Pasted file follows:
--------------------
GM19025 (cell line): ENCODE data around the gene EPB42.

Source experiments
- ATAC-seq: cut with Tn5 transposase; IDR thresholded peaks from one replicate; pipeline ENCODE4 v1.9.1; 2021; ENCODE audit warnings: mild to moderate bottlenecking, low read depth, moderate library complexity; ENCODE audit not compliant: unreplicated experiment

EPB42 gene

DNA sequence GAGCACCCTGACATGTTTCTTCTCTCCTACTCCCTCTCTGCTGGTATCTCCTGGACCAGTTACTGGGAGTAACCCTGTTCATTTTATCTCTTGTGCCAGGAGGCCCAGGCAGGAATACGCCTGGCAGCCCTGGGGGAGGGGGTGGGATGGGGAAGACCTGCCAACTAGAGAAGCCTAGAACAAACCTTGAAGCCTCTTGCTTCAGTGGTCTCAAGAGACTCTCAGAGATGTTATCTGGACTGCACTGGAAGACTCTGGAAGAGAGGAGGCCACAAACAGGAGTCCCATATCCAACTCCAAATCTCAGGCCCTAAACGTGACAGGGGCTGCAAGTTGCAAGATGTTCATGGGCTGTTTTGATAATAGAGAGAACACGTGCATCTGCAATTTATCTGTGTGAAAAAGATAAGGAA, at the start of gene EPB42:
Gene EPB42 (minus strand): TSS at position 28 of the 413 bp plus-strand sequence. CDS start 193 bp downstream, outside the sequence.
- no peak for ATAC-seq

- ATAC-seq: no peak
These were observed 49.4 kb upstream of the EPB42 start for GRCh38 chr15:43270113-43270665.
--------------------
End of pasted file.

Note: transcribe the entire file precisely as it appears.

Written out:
GM19025 (cell line): ENCODE data around the gene EPB42.

Source experiments
- ATAC-seq: cut with Tn5 transposase; IDR thresholded peaks from one replicate; pipeline ENCODE4 v1.9.1; 2021; ENCODE audit warnings: mild to moderate bottlenecking, low read depth, moderate library complexity; ENCODE audit not compliant: unreplicated experiment

EPB42 gene

DNA sequence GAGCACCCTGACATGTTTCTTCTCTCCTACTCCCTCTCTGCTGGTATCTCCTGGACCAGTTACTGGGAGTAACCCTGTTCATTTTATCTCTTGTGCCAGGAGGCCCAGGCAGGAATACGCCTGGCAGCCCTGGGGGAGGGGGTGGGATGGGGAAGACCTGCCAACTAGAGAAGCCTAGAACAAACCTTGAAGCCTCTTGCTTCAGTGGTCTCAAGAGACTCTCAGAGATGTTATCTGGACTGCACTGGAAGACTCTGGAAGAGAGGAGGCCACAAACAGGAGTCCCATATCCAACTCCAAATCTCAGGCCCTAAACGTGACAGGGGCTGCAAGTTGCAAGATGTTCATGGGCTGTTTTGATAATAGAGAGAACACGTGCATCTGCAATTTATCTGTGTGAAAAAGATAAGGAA, at the start of gene EPB42:
Gene EPB42 (minus strand): TSS at position 28 of the 413 bp plus-strand sequence. CDS start 193 bp downstream, outside the sequence.
- no peak for ATAC-seq

- ATAC-seq: no peak
These were observed 49.4 kb upstream of the EPB42 start for GRCh38 chr15:43270113-43270665.